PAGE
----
A More Resilient Chapter Opening in Middle East

Thursday, August 18, 2016

Siamak Kakaei
Expert on Turkey Issues

Turkey’s foreign policy has been undergoing relative changes following last month’s botched coup d’état and it seems that the period of inflexibility in the country’s foreign policy is over. One of the outcomes of the failed coup in the area of the country’s foreign policy was a new move by Turkey toward improvement of relations with neighboring countries, especially those countries which play an effective role in their peripheral regions. Therefore, a recent trip by Turkey’s President Recep Tayyip Erdogan to Russia despite tensions that exist between the two countries and the welcome given to Erdogan by Russian officials was evidence to this change in Turkey’s regional policies and a sign of Ankara’s determination to tone down its previously inflexible positions. Part of this new attitude has its root in the necessity of attracting more regional and international support for the government of the ruling Justice and Development Party following the failed military coup in the country. As for Russia, Moscow has other considerations in mind and Erdogan is trying to take advantage of this opportunity to normalize and expand relations with Russia, because both Turkey and Erdogan need this to pursue their goals in various fields. However, the type of approach that Turkish officials take to Iran is different from other neighboring countries.

This means that both Iran and Turkey are two important and effective actors in the region and the Islamic Republic of Iran was among the first countries to unequivocally condemn the military coup in its northwestern neighbor and offer support for Turkey’s legitimate government. This issue has been very important for officials in Ankara.

After what happened in past weeks, the recent visit to Turkey by Iran's Foreign Minister Mohammad Javad Zarif has been a step taken to give credit to this assumption that Iran takes a supportive approach to its neighboring country. This visit was also very important for officials in Turkey. Therefore, it seems that Turkey is making serious review of its Middle Eastern policy and we will see a more resilient Turkey from now on.

Based on what we are witnessing, Iran and Russia can discuss a wide range of regional crises at various levels from the issue of Daesh to the situation in Syria, and the same issues can also constitute the most important axes of talks between Tehran and Ankara. Of course, Turkey’s approach to Syria is much different from that of Iran and Russia and, in other words, nobody can expect them to adopt a totally coordinated policy on this country, but the signs of change and turnabout in Turkey’s foreign policy are quite evident, a large part of which can be attributed to the necessity for Turkey to attract regional support and the fact that such support is very important to both Erdogan and his country.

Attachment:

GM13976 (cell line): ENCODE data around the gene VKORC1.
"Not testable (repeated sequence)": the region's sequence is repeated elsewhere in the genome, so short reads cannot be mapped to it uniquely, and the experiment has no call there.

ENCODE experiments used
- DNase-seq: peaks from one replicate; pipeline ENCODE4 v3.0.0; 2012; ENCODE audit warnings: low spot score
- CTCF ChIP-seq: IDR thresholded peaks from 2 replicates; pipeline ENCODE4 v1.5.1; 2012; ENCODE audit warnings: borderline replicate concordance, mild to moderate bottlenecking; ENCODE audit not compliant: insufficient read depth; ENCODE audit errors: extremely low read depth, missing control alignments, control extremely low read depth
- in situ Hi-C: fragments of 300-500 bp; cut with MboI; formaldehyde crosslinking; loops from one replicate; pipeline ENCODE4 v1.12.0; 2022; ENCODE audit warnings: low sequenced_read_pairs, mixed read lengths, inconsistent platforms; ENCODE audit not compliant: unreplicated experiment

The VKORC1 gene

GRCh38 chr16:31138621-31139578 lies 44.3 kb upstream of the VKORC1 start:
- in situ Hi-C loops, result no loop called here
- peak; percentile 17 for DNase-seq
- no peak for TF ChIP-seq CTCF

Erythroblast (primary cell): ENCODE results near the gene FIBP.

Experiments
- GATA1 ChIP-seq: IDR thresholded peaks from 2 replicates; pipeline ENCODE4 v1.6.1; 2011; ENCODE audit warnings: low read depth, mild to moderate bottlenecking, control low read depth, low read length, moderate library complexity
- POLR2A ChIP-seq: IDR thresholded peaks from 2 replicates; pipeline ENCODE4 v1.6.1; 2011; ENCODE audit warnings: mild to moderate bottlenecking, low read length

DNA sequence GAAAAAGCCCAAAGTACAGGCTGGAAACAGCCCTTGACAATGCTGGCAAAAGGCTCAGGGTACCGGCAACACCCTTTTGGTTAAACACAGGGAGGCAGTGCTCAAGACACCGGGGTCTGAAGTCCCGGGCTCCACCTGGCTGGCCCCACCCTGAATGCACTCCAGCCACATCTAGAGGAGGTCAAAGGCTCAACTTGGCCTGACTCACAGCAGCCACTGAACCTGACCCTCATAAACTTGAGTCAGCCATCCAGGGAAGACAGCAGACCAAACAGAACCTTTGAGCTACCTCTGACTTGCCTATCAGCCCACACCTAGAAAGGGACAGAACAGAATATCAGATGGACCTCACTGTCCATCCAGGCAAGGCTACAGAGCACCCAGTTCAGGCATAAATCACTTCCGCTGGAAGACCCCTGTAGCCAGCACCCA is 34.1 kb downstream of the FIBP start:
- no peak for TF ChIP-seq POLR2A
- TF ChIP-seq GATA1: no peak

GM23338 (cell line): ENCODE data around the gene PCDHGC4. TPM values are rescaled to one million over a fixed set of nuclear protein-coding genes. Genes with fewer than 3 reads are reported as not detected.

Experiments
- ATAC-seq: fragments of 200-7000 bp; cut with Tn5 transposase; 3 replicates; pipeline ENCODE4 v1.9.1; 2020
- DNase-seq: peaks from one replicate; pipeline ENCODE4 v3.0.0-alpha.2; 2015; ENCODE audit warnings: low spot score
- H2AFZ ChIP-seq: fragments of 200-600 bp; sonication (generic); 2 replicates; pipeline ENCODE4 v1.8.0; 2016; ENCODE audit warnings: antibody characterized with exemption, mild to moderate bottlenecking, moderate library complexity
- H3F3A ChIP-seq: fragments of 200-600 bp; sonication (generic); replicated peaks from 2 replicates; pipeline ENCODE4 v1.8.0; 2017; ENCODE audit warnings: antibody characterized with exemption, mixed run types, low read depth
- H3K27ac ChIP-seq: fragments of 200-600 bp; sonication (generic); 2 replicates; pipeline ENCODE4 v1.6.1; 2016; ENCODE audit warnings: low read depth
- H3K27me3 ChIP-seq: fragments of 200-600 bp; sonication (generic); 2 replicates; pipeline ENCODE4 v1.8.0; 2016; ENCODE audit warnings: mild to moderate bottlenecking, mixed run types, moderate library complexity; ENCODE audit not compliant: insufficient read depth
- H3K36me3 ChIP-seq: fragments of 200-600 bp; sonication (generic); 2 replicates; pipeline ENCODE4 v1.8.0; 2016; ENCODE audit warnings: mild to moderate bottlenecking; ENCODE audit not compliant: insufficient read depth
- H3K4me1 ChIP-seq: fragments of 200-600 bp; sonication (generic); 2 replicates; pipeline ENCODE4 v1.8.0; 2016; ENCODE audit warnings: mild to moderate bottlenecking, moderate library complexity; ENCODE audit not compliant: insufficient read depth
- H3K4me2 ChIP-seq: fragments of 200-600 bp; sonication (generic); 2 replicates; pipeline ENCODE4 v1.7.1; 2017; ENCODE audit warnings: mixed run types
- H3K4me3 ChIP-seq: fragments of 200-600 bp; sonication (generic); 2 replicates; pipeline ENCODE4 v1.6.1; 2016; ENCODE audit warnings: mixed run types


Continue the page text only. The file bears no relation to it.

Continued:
On the other hand, this change can be related to existing tensions between Turkey and the United States of America over the case of Fethullah Gulen, who is currently living in the United States. These tensions have currently overshadowed Turkey’s foreign policy with regard to the United States and perhaps the recent inclination by Turkey toward the East, especially Iran and Russia, can be a sign of Ankara’s dissatisfaction with Washington. In addition, Turkish officials, especially Erdogan himself, are now more willing to take a more open approach to relations with these countries. Economic relations between Turkey and Russia, which are certainly in line with both countries’ interests, on the one hand, and the need to have sustainable relations with Iran, on the other hand, prove that there are many fields for further growth of relations among these three countries.

Last but not least, Iranian foreign minister’s visit to Turkey and the warm welcome given to Iran's anti-coup positions by Turkey’s officials in past weeks are all considered by Turkish officials as positive and effective signs of the existence of a strong will to boost cooperation between the two countries through such visits and consultations. It is, therefore, predictable that we will be witnessing a period of more resilience and openness in relations between Iran and Turkey.

Key WordsTurkey, Foreign Policy, Changes, Coup d’état, Inflexibility, Resilient, Middle East, Recep Tayyip Erdogan, Justice and Development Party, Iran, Syria, Russia, Mohammad Javad Zarif, Daesh, Fethullah Gulen, Kakaei

Source: Farhikhtegan Newspaper
Translated By: Iran Review.Org

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*Photo Credit: Press TV